Reported by Victor Ochieng
The man, identified as Charles Craddock (pictured), is a mechanics student who sought the job to help him raise money for his tuition. He felt as though it was a great move in the right direction when he finally landed a job with Cedar Point, an amusement park, working as a food service associate.
However, Craddock faced one challenge — his employer asked him to cut his locks or forget about the job. He knew this dilemma would affect whether or not he would be able to pay for his fees at Cuyahoga Community College.
According to Craddock, the instruction to cut his dreadlocks came after he had already passed the interview, gone through an orientation program, and moved into the employee dorms. But he was still hesitant about changing his hair for the job.
Generally, employers choose to disclose how a person is required to look before they are officially hired so that every prospective employee can determine whether they are willing to follow the rules beforehand. In Craddock’s case, however, the young man claims that the instruction to cut his locks came during training.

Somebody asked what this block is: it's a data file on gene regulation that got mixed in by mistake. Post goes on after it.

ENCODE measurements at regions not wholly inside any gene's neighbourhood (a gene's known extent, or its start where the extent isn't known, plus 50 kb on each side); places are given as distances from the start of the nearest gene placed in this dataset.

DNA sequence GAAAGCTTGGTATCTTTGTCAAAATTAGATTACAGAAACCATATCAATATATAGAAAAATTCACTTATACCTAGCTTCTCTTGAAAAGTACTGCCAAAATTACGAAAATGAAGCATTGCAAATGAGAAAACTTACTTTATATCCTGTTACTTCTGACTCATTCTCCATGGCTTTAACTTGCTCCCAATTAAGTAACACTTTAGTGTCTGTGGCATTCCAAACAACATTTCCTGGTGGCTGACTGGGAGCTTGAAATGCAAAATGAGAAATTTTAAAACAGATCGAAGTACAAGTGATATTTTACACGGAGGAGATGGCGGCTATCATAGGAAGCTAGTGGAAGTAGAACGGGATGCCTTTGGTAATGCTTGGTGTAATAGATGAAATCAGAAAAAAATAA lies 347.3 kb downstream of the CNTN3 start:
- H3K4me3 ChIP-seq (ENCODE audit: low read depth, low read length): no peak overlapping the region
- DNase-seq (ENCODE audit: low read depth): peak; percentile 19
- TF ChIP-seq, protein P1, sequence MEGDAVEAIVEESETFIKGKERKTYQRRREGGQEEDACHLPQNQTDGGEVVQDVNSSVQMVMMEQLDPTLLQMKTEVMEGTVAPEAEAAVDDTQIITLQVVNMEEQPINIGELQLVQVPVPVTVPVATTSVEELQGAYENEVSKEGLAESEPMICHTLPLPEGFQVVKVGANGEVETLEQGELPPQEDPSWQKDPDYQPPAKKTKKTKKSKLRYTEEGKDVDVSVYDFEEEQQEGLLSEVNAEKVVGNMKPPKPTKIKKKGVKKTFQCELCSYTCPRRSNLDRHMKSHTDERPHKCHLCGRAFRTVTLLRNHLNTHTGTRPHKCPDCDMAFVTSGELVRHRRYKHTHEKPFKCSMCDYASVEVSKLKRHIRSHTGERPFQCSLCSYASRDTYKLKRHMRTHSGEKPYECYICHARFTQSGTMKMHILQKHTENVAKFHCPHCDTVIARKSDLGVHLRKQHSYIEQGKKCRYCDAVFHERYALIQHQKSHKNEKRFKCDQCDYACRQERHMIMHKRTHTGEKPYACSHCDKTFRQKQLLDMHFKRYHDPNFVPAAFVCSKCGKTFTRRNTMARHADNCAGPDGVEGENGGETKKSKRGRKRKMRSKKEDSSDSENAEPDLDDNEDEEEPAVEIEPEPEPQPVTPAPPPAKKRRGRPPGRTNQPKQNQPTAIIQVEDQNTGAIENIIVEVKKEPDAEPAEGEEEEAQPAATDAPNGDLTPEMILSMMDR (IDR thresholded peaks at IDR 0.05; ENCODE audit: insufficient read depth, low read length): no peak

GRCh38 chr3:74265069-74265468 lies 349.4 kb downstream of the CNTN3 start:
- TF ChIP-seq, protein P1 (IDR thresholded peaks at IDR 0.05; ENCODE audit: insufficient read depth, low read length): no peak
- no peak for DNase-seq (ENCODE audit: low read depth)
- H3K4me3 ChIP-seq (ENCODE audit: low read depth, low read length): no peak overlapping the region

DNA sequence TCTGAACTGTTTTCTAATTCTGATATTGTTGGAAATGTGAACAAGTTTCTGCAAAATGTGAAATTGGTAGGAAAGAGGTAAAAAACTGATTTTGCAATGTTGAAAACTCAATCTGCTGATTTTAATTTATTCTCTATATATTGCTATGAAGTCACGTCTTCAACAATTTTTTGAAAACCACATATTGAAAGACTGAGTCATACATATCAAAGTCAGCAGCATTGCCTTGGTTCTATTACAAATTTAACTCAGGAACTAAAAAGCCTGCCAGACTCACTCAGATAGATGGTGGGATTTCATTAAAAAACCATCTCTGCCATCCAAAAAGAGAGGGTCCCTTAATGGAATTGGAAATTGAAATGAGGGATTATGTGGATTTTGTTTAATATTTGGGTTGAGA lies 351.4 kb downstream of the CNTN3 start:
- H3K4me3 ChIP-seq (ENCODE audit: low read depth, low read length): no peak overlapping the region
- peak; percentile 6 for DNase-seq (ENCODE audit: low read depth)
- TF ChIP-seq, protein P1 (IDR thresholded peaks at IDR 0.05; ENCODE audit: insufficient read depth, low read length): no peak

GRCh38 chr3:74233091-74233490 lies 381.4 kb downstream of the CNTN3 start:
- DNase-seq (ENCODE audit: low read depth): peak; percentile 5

Cedar Point spokesman Bryan Edwards has refuted Craddock’s claims, saying that the 20-year-old was told several times, even before moving into the dorms, that he had to do something about his hair so that it would meet the park’s set standards.
One of the standards for male employees is that their hair shouldn’t be longer than their collars, a rule that Craddock didn’t meet.
The young man no longer works with the park, claiming that he was fired.
The park has denied the claim through a statement: “Charles Craddock resigned from his job as a food services associate on May 3 because he chose not to comply with our grooming standards.”
In a counter argument, Craddock says he was fired and was even provided with termination paperwork, including a “termination list” for him to sign. He opted to sign it because he refused to cut his hair. He, however, reveals that had he been given an option to pull his hair back instead of cutting it, he would have complied.
“The trainer said I couldn’t pull it back. He said I would have to cut it,” Craddock said, adding that he chose not to cut it, and because of that, he was told to leave.